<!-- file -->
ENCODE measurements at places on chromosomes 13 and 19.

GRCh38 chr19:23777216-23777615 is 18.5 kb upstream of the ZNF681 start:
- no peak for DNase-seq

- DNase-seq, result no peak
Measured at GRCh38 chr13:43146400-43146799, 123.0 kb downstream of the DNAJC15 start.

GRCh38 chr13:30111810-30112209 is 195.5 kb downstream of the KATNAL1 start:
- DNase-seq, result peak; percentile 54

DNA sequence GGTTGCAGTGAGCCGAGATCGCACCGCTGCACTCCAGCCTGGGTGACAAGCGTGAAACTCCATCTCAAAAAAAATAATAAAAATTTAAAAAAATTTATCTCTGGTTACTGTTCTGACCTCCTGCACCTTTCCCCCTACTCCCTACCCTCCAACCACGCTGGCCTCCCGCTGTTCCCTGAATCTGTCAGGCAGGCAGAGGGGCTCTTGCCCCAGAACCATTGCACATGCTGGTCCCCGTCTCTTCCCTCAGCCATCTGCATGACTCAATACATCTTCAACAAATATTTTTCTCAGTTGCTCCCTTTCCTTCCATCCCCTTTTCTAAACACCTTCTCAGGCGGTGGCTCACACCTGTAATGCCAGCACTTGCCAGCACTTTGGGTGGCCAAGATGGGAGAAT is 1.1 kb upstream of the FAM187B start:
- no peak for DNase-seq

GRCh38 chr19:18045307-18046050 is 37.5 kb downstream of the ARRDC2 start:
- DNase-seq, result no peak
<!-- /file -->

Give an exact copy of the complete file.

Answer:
ENCODE measurements at places on chromosomes 13 and 19.

GRCh38 chr19:23777216-23777615 is 18.5 kb upstream of the ZNF681 start:
- no peak for DNase-seq

- DNase-seq, result no peak
Measured at GRCh38 chr13:43146400-43146799, 123.0 kb downstream of the DNAJC15 start.

GRCh38 chr13:30111810-30112209 is 195.5 kb downstream of the KATNAL1 start:
- DNase-seq, result peak; percentile 54

DNA sequence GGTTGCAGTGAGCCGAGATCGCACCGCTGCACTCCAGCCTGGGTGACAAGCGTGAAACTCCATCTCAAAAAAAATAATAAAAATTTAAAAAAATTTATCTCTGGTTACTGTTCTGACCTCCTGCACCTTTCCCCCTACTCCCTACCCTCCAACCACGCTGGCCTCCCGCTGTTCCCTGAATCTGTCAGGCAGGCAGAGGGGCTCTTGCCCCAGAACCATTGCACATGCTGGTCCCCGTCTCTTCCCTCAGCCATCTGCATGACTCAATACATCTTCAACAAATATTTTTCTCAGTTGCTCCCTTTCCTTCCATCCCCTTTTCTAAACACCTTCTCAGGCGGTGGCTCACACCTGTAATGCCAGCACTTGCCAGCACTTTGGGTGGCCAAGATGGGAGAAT is 1.1 kb upstream of the FAM187B start:
- no peak for DNase-seq

GRCh38 chr19:18045307-18046050 is 37.5 kb downstream of the ARRDC2 start:
- DNase-seq, result no peak